Ancient Autricum; later Carnutum.
Capital of the department of Eure-et-Loir, France. The ancient city was the capital of the Carnutes and an important centre of the Druids.
Its history as an episcopal see dates from the time of Constantine; suppressed in 1802, it was re-established in 1822. Burned by the Normans in 858, conquered by the English in 1417, and recovered in 1432, the Protestants unsuccessfully attacked it in 1568; in 1591 Henry IV took possession of the city and was crowned in the cathedral in 1594; and in 1870 the Germans entered, holding the town throughout the campaign.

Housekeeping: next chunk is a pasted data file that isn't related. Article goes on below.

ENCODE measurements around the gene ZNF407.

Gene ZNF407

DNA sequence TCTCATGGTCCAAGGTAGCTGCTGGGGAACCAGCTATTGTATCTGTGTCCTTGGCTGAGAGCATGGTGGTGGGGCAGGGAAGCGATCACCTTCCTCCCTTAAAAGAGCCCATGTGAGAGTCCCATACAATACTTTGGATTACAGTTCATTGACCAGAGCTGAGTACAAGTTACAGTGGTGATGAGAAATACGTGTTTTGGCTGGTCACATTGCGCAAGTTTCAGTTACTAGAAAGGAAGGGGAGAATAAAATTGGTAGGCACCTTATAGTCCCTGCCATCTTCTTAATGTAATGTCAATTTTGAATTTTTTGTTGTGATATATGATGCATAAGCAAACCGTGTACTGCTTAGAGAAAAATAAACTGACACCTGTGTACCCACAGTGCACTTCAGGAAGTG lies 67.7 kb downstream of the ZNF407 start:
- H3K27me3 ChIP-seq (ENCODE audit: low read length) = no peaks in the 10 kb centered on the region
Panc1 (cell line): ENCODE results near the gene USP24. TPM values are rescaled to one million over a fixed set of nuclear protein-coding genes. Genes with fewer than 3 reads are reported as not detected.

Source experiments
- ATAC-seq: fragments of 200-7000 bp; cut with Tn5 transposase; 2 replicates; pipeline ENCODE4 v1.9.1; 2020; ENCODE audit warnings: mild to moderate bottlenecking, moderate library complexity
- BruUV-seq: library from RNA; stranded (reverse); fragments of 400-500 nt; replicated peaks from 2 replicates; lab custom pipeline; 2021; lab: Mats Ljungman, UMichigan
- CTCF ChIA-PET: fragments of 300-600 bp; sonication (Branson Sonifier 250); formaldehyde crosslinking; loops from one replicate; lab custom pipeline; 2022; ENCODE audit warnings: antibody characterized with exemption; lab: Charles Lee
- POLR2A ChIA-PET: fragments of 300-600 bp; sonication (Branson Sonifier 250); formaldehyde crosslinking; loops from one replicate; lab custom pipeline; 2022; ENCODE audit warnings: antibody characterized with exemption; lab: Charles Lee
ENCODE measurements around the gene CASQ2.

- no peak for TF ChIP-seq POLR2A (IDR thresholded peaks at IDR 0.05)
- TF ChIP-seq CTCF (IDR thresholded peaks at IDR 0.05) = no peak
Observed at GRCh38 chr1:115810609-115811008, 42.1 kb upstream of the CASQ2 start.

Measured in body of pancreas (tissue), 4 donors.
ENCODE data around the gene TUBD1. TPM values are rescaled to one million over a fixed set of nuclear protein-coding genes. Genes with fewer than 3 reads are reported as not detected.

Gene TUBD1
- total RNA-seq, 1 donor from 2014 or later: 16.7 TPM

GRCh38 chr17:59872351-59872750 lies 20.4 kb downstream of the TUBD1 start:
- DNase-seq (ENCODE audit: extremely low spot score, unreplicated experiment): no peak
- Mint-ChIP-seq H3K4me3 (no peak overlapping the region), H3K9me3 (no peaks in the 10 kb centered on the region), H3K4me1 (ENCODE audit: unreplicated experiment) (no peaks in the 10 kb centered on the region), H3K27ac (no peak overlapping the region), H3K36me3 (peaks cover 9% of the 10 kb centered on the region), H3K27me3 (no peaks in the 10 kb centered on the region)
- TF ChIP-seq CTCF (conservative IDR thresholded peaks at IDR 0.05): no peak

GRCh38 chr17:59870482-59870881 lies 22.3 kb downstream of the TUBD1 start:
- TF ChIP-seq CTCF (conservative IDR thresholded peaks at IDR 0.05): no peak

The cathedral, Notre Dame de Chartres, to which the city principally owes its fame, was a favorite place of pilgrimage for the kings of France; the list of famous visitors includes John the Good, who left his pilgrim’s staff, now become the baton cantoral of the chapter; Edward III of England; and several popes. The substructure of the building encloses a well and vault, which, according to tradition, the early Christians found surmounted by an altar and statue of a woman seated with her child upon her knees, erected by the Druids. Upon this site, c.67, a church was built. What can now be seen of the early foundation, however, would appear to date from the 4th century. Destroyed by fire several times, in 1020 Bishop Fulbert invited the sovereigns of Europe to contribute toward rebuilding the cathedral, and though subsequent fires (1030, 1134, 1194) interfered with its progress, it was completed, 1220, and consecrated, 1260. Many of the original stained glass windows, of exceptional beauty, from which the “blue of Chartres” has become renowned, are still preserved; the damaged glass and frames are being restored through the munificence of John D. Rockefeller, Jr. Like the magnificently sculptured porches, they are symbolic representations of the glorification of Mary. The upper windows were presented by Saint Louis, Saint Ferdinand, and Blanche of Castile. The choir enclosure dates from the 16th, 17th, and 18th centuries. The cathedral became famous for the threefold devotion paid to Our Lady through veneration of: (1) the statue of Notre-Dame-sous-Terre, a reproduction of the original Druid figure; (2) the Vierge Noire de Notre-Dame-du-Pilier (Black Virgin), in the upper church; and (3) the Voile de la Vierge (Veil of the Blessed Virgin), given to Charlemagne by Constantine Porphyrogenitus and Irene, transferred from Aachen to Chartres, c.876, and raised as a standard against the Normans by Bishop Gantelme, 911. In 1914 the Congregation of the Consistory confirmed the apostolicity of the Church of Chartres and the ancient origin of the famous statue of the Virgin. Besides the cathedral, the famous school of Chartres must be credited to the energy of Bishop Fulbert. Opened by him in 990, it drew scholars from every part of France, as well as Italy, Germany, and England, and became a center of classical scholarship, and a strong opponent of contemporary rationalistic tendencies.